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Georgian Church: Suspend Legislative Procedures on Legal Status of Some Religious Groups
Civil Georgia, Tbilisi / 5 Jul.'11 / 13:01

Head of the Georgian Orthodox Church, Ilia II, has called on the Parliament “to suspend” approval of legislative amendments, which will allow five minority religious groups in Georgia to be registered as legal entities of public law – a legal status long sought by the religious groups.

In a written statement released on July 4 Ilia II said that such an important document should only be passed after public discussions and reaching “a consensus” with the Georgian Orthodox Church.

Under the existing law in order to receive a legal status, a religious group, other than the Georgian Orthodox Church, whose special role and status is recognized by the 2002 concordat with the state, can be registered as a noncommercial entity of private law.

Such form of registration, however, has long been a source of complain for religious minorities, which say that this rule deprives them privilege to be formally recognized as religions in Georgia.  
The Parliament passed amendments to the civil code with its first reading on July 1, according to which Armenian Apostolic Church; Roman Catholic Church; Evangelical Baptist Church; Muslim and Jewish communities in Georgia will have the right to be registered as legal entities of public law.

According to the proposal, these five groups were selected because these religious communities “have close historic ties with Georgia.”

The ruling party lawmakers initiated legislative amendments less than two weeks after visit to Georgia by the Armenian Catholicos, Karekin II, who was discussing with the Georgian side legal status of the Armenian Apostolic Church in Georgia and disputed ownership of several churches in Georgia.

According to the Armenian Church, during Karekin II’s meeting with President Saakashvili on June 10 the latter agreed to register the Armenian Apostolic Church in Georgia; however, no agreement has been reached on the issue between the heads of the Georgian and Armenian churches. Ilia II said at the time that the legal status of the Georgian Church in Armenia should be the same one that the Armenian Church would have in Georgia. After the visit, Ilia II also said that the head of the Armenian Church was clever, but young, who needed “to gain more experience” and who wanted “everything to be done fast.” The Armenian Church responded that it respected Ilia II, but described his remarks as “inappropriate.”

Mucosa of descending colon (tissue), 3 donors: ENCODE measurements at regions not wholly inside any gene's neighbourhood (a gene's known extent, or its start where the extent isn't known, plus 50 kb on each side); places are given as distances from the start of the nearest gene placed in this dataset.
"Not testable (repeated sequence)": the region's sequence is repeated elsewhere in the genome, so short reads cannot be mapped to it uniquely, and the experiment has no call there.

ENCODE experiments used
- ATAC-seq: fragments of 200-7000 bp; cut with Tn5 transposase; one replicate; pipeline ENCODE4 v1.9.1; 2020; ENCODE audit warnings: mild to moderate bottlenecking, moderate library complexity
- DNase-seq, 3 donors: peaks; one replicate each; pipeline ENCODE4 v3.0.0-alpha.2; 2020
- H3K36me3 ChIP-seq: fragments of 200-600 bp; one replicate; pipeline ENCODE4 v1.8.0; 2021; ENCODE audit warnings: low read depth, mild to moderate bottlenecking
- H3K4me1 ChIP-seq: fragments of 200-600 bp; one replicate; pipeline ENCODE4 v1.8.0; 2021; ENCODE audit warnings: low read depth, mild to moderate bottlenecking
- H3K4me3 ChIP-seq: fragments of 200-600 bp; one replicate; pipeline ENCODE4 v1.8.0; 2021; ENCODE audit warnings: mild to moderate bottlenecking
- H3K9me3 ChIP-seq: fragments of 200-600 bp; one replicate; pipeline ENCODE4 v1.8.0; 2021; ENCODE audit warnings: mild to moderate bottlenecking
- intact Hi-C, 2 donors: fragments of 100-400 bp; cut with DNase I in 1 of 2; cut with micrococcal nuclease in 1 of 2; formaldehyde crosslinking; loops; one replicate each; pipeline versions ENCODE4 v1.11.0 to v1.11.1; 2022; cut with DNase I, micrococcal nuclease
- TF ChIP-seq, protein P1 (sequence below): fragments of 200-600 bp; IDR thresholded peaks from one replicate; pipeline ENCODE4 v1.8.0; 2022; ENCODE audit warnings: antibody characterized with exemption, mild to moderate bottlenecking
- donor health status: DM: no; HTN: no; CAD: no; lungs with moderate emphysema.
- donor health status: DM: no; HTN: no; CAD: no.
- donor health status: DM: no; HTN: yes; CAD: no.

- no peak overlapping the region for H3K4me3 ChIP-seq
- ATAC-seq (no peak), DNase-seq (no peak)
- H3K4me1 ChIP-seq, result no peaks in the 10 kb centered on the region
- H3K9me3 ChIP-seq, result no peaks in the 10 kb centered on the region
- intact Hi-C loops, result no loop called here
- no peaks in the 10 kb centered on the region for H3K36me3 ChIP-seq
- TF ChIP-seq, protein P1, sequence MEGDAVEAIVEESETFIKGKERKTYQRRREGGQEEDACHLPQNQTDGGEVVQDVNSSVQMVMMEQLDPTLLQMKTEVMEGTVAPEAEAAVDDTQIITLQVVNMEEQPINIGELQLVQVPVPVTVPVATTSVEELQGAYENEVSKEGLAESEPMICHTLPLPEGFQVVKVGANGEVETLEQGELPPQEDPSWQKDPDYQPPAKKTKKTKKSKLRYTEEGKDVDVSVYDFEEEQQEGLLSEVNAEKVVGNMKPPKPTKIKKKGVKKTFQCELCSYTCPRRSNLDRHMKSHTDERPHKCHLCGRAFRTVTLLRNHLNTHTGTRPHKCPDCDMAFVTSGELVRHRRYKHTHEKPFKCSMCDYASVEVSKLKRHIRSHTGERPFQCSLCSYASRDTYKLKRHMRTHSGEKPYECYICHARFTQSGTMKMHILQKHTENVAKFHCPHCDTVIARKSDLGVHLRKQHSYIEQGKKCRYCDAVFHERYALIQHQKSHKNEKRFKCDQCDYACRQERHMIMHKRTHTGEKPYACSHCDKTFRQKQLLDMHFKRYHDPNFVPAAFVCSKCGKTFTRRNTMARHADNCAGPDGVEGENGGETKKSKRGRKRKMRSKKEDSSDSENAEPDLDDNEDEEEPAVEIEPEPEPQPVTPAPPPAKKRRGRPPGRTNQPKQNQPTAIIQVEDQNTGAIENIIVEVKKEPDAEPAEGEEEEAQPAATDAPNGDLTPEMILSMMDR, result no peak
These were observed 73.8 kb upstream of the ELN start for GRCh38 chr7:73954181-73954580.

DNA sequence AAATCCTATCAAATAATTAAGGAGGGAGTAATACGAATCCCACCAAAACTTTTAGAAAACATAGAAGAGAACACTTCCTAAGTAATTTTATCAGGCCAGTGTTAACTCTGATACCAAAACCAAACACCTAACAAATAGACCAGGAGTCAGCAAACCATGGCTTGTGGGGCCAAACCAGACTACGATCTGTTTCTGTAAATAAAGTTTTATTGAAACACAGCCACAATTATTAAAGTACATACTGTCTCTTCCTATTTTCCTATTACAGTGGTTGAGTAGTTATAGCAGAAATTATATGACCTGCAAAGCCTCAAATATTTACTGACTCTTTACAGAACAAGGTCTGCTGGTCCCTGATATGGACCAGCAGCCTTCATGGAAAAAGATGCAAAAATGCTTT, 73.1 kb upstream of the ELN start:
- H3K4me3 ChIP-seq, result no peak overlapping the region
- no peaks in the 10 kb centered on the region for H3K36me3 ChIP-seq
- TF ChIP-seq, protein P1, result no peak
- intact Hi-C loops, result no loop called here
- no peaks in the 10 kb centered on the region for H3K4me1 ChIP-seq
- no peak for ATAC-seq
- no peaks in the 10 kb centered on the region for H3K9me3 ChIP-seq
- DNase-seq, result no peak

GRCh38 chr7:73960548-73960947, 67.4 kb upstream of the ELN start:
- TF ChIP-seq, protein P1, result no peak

“[The Georgian Orthodox] Church has never been against and has always supported granting status to other religions in Georgia, but this process has not seen an appropriate follow-up, meaning that no comprehensive state commission has been established by the authorities to study and agree on the issue,” Ilia II said in the written statement.

“It is noteworthy, that the issue of ownership and taking care of the Georgian churches in other countries has not been raised so far and the discussion of status of our church [in foreign countries] has not yet started too.”

“Against this background approval of such an important document by the Parliament without public discussions and in such a hasty way is totally incomprehensible.”
“We deem it necessary to suspend further approval of the draft law (with its second and third readings) and [it is necessary] to hold public debates (including live televised debates) in order to form broad public opinion and to reach a consensus with the Orthodox Church, because vast majority of the population is Orthodox Christian,” Ilia II said.

During the discussion of the proposed draft law in the Parliament on July 1, lawmakers from the Christian-Democratic Movement (CDM), a leading party in a small parliamentary minority group, also called on the ruling party not to hurry with approval of the draft.

“I think we should refrain from unilaterally taking such decisions; let’s ask [the Georgian Orthodox] Church how protected the legal status of our Church is in our neighboring countries,” MP Nika Laliashvili of CDM said.

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